United States District Court, E.D. Kentucky, Central Division, Lexington
ORDER AND OPINION
K. CALDWELL, CHIEF JUDGE
matter is before the Court on two Motions in Limine by the
government to preclude the introduction evidence at trial.
(DE 16 and 19). This Order addresses the government's
motion to preclude the victim's prior assault victim
status (DE 16) and Dr. John Hunsaker III's testimony and
related evidence (DE 19). For the reasons stated below, the
Court ORDERS that both motions are
GRANTED in part and DENIED
Ewing was charged with assault within maritime and or
territorial jurisdiction resulting in bodily injury under 18
USC § 113(a)(6). The government filed two Motions in
Limine to preclude evidence. (DE 16 and 19). The
government's first Motion in Limine seeks to preclude
evidence concerning the victim's crime of incarceration
and prior assault victim status (DE 16), and the
government's second Motion in Limine seeks to preclude
testimony and related evidence by Dr. Hunsaker (DE 19).
During the telephone conference on February 6, 2019, this
Court denied the government's Motion in Limine to
preclude evidence concerning the victim's crime of
incarceration as moot. (DE 36.) Accordingly, this Order only
addresses the government's Motion in Limine to preclude
evidence of the victim's prior assault victim status and
Motion in Limine to preclude the testimony and related
evidence of Dr. Hunsaker.
Government's Motion in Limine to preclude evidence
concerning the victim's prior assault status. (DE
government's Motion in Limine to preclude evidence
concerning the victim's prior assault status seeks an
order from this Court “prohibiting defense counsel from
eliciting any testimony or otherwise introducing any evidence
or arguments concerning…prior, unrelated assault[s] of
[the victim.” (DE 16 at 1.) Defense has indicated an
intent to use evidence of previous assaults on the victim to
support that the victim was an aggressor, which prompted the
Defendant to act in self-defense, and to show a potential
intervening cause of death. (See DE 26 at 2-5.)
Rule of Evidence 404(a) allows a defendant to offer evidence
of an alleged victim's pertinent trait. Such evidence may
be proved by testimony about the person's reputation or
by testimony in the form of an opinion. Fed.R.Evid. 405.
Federal Rule of Evidence 404(b) prohibits the use of crimes,
wrongs, or other acts to prove a person's character to
show that on a particular occasion, the person acted in
accordance with the character. However, specific instances of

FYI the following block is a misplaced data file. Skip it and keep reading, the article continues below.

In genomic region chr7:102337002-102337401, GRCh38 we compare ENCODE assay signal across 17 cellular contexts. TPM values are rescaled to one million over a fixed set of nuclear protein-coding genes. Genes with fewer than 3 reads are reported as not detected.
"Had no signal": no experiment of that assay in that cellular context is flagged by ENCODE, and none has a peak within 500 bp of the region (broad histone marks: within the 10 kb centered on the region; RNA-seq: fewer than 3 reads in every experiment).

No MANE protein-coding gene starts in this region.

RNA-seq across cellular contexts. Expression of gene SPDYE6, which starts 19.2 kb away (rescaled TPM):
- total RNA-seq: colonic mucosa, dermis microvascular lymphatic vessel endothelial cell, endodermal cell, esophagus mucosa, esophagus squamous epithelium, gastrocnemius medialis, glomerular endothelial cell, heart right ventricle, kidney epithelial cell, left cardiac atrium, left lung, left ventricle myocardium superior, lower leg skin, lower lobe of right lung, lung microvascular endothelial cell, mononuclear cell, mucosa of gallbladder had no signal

conduct may be used to prove character when the trait is an
essential element of a charge, claim, or defense. Fed.R.Evid.
405. Further, such evidence may be admissible for another
purpose, including but not limited to, motive, opportunity,
intent, preparation, plan, knowledge, identity, and absence
of mistake. Fed.R.Evid. 404(b)(2). Some courts have also
permitted such evidence in the context of self-defense to
prove the defendant's state of mind or reasonableness of
force. See United States v. Keiser, 57 F.3d 847,
852-53 (9th Cir. 1995).
present case, defense seeks to introduce evidence related to
the victim's prior assault status to support that the
victim was an aggressor, which prompted the Defendant to act
in self-defense, and to show a potential intervening cause of
death. (DE 26 at 2-5.) Based on FRE 404 and 405, the
Defendant may only offer reputation and opinion evidence of
the victim's character as an aggressor and may not use
specific instances of crimes, wrongs, or other acts to show
that in this case, the victim acted in accordance with that
character. The government, in fact, does not contest the
Defendant's use of reputation and opinion evidence, if it
exists, to support that the victim was an aggressor or
provocateur in this instance. (DE 32 at 4.) Accordingly, to
the extent that the government's Motion in Limine seeks
to preclude specific instances of crimes, wrongs, or other
acts related to the victim's prior assaults for the
purpose of proving the victim's character, it is granted.
However, the Defendant may have the ability to introduce
specific instances of crimes, wrongs, or other acts related